Date: August 26, 2021 11:59PM
"As I’ve noted elsewhere, raw on-the-rolls membership is not the best indicator of Church growth for a variety of reasons, but increases in units is probably a good indicator of substantive growth, and by these measures the Church appears to be doing fine.
However, this superficial reading can be misleading, as it does not take into account “age structure effects” which may hide very real declines in Church growth that are not readily apparent from a surface reading of the numbers. Age structure effects is a very technical subject, but to summarize: the Church in the US may be forming new wards, registering more members on its rolls, and building more temples to meet increasing demand while actually having undergone changes, such as lower birth rates and a net outflow of members, that will lead to the US Church shrinking once the older generations die off."
"If the pyramid “base” is conceptualized as an increase in “children of record,” that is reported in every general conference, then that suggests that the Church as a whole is pyramid C, since the “children of record” numbers have been relatively flat for the past decade. If this is the case in the US, then most if not all of the growth that is fueling the expansion of wards, stakes, and temples in the US is essentially being caused by childbearing that happened in the past, and once these effects pass through the system growth in church units will stagnate, potentially to nothing, and we’ll enter a time period where no new branches, wards, or stakes are being added"
"Specifically, according to the UN projections, if the United States fertility and migration rates had immediately changed to replacement level on January 1st, 2019, the US population would grow .5% a year purely due to population momentum. Consequently, the Latter-day Saint community in the United States would also grow at least .5% purely because of population momentum.
Comparing this to the reported Latter-day Saint growth sheds some light on the actual rate of Church growth. Specifically, in 2018 the US Church grew about .6% in terms of the absolute number of members on Church records, and .3% in terms of additional branches and wards.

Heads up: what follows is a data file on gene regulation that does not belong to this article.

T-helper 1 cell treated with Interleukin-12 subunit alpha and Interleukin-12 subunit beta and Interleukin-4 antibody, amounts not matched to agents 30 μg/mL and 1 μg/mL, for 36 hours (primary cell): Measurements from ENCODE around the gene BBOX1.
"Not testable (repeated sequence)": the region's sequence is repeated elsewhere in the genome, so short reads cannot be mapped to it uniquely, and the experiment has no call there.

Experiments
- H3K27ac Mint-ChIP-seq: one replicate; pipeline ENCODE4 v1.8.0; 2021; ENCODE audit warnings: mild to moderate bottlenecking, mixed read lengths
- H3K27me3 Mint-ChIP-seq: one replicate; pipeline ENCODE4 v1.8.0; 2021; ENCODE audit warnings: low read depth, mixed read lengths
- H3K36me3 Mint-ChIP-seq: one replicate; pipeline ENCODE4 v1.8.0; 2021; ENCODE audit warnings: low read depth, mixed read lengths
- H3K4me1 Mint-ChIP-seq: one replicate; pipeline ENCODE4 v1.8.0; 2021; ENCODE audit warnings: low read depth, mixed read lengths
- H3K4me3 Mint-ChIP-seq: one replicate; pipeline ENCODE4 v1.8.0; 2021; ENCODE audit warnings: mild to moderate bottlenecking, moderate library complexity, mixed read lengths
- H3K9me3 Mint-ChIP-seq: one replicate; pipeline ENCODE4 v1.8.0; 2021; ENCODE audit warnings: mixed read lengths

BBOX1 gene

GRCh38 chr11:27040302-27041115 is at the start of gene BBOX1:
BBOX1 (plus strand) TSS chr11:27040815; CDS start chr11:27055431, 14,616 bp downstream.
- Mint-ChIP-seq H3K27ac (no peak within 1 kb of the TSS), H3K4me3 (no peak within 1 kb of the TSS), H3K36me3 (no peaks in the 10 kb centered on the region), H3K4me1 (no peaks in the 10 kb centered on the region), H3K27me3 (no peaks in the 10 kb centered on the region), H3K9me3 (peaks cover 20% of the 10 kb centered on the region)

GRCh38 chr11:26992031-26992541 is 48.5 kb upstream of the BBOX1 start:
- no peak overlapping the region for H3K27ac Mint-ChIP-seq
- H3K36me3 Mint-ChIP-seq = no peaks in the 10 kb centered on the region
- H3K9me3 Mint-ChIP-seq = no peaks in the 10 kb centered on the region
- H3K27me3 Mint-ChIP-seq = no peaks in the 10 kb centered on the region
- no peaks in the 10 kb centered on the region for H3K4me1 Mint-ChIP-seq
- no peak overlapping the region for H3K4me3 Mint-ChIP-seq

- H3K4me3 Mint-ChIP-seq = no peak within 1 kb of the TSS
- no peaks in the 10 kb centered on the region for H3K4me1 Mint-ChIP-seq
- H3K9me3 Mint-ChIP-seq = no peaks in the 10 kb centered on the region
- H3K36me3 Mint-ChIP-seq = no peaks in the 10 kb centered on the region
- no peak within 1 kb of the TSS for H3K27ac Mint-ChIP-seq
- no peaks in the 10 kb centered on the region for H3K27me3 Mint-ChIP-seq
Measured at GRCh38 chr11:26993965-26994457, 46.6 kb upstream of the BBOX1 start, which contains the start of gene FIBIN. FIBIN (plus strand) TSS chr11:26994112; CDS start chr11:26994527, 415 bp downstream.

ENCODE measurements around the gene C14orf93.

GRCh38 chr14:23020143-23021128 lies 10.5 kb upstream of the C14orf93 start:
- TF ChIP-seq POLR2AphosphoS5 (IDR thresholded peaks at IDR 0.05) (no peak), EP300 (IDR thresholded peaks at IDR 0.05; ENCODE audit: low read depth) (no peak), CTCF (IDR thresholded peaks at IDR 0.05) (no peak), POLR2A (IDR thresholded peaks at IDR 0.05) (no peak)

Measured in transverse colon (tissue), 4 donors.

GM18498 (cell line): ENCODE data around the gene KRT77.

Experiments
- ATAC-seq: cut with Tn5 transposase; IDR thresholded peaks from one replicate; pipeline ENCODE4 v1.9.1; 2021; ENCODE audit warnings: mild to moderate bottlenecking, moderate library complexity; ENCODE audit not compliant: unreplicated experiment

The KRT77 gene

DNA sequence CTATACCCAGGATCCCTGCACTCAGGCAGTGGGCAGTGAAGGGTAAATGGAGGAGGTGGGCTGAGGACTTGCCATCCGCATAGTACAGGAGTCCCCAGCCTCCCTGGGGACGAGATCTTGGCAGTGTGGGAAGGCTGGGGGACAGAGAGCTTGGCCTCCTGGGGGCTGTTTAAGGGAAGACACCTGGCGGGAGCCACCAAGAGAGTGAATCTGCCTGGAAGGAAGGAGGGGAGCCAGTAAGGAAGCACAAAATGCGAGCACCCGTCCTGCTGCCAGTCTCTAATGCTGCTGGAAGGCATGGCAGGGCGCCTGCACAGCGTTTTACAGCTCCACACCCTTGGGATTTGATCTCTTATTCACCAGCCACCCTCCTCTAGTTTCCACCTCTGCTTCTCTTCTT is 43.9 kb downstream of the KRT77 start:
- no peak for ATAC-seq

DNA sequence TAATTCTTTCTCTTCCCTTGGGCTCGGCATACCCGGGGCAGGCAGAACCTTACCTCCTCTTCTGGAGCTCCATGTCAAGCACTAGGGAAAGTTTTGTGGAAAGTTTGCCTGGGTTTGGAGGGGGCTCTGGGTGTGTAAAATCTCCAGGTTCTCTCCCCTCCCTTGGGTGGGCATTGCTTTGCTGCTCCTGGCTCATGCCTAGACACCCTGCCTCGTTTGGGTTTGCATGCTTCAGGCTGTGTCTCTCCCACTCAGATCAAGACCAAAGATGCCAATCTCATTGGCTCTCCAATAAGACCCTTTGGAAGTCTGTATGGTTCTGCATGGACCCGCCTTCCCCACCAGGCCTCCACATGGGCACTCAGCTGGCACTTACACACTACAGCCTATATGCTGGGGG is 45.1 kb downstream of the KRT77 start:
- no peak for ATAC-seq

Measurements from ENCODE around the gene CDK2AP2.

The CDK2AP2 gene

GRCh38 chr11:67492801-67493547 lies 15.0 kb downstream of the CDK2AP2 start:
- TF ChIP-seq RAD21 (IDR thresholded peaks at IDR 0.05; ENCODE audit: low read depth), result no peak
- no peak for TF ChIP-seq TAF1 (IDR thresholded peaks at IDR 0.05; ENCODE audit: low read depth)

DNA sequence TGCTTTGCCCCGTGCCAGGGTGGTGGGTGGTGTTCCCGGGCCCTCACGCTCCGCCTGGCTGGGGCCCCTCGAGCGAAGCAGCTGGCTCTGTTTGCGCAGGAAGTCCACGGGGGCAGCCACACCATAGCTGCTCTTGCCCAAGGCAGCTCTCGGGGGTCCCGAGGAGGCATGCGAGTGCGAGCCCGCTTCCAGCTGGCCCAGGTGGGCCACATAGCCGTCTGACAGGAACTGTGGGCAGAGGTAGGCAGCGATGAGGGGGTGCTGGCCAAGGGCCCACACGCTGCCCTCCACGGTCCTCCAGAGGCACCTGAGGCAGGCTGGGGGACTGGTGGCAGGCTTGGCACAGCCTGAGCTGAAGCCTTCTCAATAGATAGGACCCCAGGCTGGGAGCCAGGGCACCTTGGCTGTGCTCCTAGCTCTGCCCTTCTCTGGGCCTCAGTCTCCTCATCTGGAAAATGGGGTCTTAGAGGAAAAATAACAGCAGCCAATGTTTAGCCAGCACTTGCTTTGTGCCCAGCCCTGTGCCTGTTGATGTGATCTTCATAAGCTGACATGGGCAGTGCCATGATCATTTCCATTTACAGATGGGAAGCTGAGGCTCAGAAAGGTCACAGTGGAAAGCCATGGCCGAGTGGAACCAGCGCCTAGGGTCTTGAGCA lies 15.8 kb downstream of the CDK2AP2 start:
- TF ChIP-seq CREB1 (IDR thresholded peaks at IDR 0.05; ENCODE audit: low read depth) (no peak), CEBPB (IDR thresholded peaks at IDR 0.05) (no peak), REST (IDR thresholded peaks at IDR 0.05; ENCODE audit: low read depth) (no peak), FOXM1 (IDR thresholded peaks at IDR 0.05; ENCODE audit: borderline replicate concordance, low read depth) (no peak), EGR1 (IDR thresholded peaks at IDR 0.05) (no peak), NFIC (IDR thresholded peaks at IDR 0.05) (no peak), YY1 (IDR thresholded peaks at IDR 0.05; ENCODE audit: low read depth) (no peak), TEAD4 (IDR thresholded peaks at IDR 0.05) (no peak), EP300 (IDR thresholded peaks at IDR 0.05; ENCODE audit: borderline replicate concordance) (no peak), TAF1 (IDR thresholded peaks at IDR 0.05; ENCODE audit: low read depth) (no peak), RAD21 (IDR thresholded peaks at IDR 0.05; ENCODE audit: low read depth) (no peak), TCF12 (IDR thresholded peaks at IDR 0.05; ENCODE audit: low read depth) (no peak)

In other words, it appears that the currently observed level of growth in the US Church is approximately equal to that which the Church would expect to experience from population momentum alone; if the growth in units is assumed to be a more accurate indicator of growth in active, practicing numbers then the Church appears to be actually contracting in the United States, with the population momentum effects hiding the decline. It is worth noting that, as it is likely that the Latter-day Saint population is younger on average due to members’ well-known penchant for larger families, equating Latter-day Saint momentum with the general US population’s momentum is a conservative assumption: it is probably higher and therefore the proportion of Church growth that comes from momentum effects is probably as well."
"Second, while the Church will probably continue to enjoy strong growth in the developing world for the foreseeable future, the fact is that the Church has been financially blessed to have its population base in one of the few very wealthy countries with a sizable religious population. As momentum effects wear off and if the Church enters a decline in the US, the tithing spigots will turn off. It is for this (and other reasons) that I am less consternated about the Church’s reserve fund than others. Yes, $100 billion seems a bit extravagant for a “rainy day” fund a la the 2008 crash. However, there is a very real chance the Church will undergo gradually increasing, very real financial pressures as the relative number of lucrative US tithing payers who have traditionally subsidized the Church’s operations in developing countries declines."